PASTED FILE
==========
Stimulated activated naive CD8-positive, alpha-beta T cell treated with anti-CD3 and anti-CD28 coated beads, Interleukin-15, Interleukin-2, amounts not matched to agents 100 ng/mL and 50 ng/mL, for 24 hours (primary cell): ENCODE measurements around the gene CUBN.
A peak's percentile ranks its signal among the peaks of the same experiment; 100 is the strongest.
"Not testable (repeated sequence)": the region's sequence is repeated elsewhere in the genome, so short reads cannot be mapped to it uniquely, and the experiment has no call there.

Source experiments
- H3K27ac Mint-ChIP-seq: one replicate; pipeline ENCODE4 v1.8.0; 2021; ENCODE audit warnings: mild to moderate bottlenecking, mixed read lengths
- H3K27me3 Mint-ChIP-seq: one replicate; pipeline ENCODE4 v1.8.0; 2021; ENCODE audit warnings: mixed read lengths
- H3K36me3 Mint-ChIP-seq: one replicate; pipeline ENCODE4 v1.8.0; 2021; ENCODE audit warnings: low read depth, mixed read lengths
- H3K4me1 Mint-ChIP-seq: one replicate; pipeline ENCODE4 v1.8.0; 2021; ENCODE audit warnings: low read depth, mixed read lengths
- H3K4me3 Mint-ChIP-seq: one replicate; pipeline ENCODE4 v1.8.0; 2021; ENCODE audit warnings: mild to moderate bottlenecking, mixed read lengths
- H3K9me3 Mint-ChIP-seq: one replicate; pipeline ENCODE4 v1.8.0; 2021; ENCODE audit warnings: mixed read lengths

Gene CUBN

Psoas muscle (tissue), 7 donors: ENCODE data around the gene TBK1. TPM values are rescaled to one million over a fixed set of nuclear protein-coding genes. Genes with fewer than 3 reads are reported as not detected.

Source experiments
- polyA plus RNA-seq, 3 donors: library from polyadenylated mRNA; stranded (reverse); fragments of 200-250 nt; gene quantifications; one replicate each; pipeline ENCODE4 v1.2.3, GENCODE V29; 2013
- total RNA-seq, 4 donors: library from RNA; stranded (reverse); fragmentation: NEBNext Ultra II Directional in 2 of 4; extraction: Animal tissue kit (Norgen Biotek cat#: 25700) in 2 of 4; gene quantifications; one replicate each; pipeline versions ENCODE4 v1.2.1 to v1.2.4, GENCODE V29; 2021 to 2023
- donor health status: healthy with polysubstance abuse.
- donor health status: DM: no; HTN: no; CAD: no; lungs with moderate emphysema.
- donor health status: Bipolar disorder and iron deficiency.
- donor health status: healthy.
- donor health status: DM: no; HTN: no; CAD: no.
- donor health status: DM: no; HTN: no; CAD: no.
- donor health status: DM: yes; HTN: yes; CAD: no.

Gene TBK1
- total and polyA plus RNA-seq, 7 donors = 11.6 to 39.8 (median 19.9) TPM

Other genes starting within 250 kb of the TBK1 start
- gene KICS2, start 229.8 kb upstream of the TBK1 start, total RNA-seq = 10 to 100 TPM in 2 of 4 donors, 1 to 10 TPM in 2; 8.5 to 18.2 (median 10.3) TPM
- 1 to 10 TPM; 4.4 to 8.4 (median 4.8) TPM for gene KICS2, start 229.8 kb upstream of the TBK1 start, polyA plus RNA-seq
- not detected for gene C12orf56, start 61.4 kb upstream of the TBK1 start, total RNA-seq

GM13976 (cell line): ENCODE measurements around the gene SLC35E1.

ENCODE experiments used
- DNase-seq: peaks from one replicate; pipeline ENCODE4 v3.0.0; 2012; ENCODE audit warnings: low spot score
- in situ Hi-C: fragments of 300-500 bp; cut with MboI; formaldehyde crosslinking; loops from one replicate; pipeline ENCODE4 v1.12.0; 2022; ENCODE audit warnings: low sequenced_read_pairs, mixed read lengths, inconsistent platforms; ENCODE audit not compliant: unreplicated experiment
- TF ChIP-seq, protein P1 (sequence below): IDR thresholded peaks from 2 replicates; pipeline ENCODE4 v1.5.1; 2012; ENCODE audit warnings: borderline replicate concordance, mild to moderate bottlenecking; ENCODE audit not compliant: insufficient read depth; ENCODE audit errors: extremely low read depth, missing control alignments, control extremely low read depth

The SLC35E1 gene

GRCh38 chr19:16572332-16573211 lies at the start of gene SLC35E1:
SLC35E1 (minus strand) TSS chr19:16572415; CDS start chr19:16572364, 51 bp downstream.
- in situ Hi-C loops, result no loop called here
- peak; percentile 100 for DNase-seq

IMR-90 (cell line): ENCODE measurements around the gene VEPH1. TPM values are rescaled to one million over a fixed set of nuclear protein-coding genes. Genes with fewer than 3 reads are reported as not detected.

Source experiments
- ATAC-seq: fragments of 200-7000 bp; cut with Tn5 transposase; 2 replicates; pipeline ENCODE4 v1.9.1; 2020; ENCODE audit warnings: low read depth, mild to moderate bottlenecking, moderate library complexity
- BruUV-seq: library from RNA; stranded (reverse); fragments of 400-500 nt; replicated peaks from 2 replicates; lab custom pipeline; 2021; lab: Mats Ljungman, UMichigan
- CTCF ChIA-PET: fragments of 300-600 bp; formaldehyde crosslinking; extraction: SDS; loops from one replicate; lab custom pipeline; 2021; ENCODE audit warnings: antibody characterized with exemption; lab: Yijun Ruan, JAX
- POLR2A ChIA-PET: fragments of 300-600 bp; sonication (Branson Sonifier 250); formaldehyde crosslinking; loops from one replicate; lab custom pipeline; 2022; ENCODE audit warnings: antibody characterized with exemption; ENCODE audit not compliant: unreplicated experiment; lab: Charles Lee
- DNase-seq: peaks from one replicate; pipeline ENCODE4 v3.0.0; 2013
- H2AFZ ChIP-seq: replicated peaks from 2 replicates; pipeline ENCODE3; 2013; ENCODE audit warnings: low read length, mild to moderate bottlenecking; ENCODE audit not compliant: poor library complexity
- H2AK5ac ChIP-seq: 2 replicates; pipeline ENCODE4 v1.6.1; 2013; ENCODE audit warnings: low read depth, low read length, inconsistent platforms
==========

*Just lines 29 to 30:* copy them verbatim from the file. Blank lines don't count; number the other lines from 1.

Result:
GM13976 (cell line): ENCODE measurements around the gene SLC35E1.

ENCODE experiments used